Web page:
GENTLE MEN: I wish to address the most Brow furrowing Subject of the dusky African, and his Place in our fledgling Union. Scores benefit from the Sweat of his Labour, yet even the most sagacious among we White Folk can not envision a Role for him beyond that of a bonded Servant. Yet I maintain, quite contrary to the perceiv'd Customs & Mores of our current Age, that in Deed, our United States can accommodate the Citizenship of the Negro, and should do so at the earliest Convenience. Is our new Nation ready for the Negro Citizen? I reply with a resounding Yes.
I ask my fellow Men to leave the Tar Barrels with the Ship Wright, and pluck not an innocent Flock of Fowl, and permit me to make my Argument. To first address the Subject of Negro Citizenship, we must define what it is to be a Citizen. One would be surpris'd at how much Latitude we have in this Area. Though much has been made of Late of the Natural Rights of Man, and indeed a War of Independence was recently won by Men asserting their Natural Rights, the People remain undecid'd about the Degree to which Liberty should be assum'd for All. The Laws on this Matter are few and quite pliant. A Rumor circulates that not even the Articles of Confederation, our governing Charter, defines a Citizen, though this can not be affirmed as no one is sure where the Document is at present, the Parchment having last been seen four Years prior employed by a Delegate to kill a Fly. So vague is the Meaning of Citizenship that it need not mean Any Thing. A Citizen could be Something that could be yoked to a Plough. This is where the Negro comes in.
It may interest and amuse Many to know that there already exists, in our Towns and Hamlets, several thousand free Negroes of various Trades. These Free Negroes are quite a Curiosity, as they stroll about with their limbs free from Shackles, and in a few Cases, they are even Shod. Yet I see no Hazard in making Citizens of these colored Men. For if Citizenship is granted to the Negro, this does not necessarily preclude the Ability for the Republic to recognize other Strata of Society above him. For example, the Bottom Most Rung of the Ladder of the American Common Wealth would be the Citizen, followed by the Criminal, then the Back Woods Man, then the Stable Boy, the Yeoman, the Tinker, the Hang Man, the Overseer, the Wool Merchant, the Planter, &c.;, &c.;, and then so on up to the King. And of course we shall one Day have a King. But I shall not rule out an Emperor either.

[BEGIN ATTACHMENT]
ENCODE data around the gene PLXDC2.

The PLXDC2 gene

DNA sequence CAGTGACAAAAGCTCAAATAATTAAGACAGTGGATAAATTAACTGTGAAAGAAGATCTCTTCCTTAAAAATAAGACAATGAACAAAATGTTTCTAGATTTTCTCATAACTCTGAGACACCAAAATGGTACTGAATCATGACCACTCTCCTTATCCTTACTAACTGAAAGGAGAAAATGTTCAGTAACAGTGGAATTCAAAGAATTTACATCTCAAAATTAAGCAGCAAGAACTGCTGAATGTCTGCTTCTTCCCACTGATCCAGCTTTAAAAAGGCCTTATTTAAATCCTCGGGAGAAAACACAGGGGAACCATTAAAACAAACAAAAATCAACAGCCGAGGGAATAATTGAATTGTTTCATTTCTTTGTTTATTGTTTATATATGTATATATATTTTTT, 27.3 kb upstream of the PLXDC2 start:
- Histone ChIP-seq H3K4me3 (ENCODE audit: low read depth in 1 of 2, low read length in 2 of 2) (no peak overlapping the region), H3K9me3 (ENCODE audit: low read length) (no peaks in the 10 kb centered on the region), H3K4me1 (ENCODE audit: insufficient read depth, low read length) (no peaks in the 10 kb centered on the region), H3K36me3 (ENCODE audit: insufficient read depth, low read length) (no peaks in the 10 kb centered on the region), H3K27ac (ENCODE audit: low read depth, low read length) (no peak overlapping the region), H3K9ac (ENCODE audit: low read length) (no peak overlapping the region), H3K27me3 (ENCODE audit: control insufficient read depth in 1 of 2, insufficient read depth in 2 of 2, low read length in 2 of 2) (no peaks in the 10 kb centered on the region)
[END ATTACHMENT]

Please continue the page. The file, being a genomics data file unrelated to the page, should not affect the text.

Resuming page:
At this Juncture, I wish to suggest a most Singular & Innovative Notion, one so entirely Original that it would make even a Madison or Jefferson blanch with Envy. I propose that this Negro Citizenship, such as it is, need not even extend to the Whole of a Negro's Physical Person. Exempli gratia, it would be a shameful Squandering of Effort, in Deed the Height of Folly, to grant Citizenship to the Negro's Shins, Fore Arms, and Any Thing above the Neck. I estimate that the ideal Ratio of Citizenship to Negro be Three-Fifths, give or take a Fifth. Let us err on the Side of Take. The remaining Two-Fifths need not go to Waste, how ever, as they could be divided amongst the Free White Inhabitants, who could always use the extra Consideration. This Three-Fifths Concept, I need hardly note, could benefit States of higher Negro Abundance, as it could give them a greater Influence in the Polity. Surely Georgia and the Carolinas can appreciate such an Advantage, having enjoy'd a long Tradition of Unfairness extending to their Earliest Settlement. Whether the States resolve to continue their Union under the Aegis of the Articles of Confederation, or another Governing Agreement to be draft'd at a Later Date, they should consider codifying the Three-Fifths Concept in some Incarnation.
Esteem'd Colleagues of mine are firm, yet civil, in their Objection to my Views. They adopt a long View, as they call it, on Negro Citizenship, saying that it is an Idea that can only be gradually introduc'd, so that the Populace may be properly inured, a Process that will not be fully achiev'd until the Midst of the Twentieth Century, perhaps about the Year MCMLXIV, and then after significant and disquieting Agitation from the Negro Folk themselves. Yet I firmly believe that to delay or forestall this Question could result in enormous Tragedy and incalculable Loss of all Manner of Opportunity for our infant Union, let alone do Nothing to settle the Issue of the Negro in America. Unless, of course, we decide to ship them all back to Africa.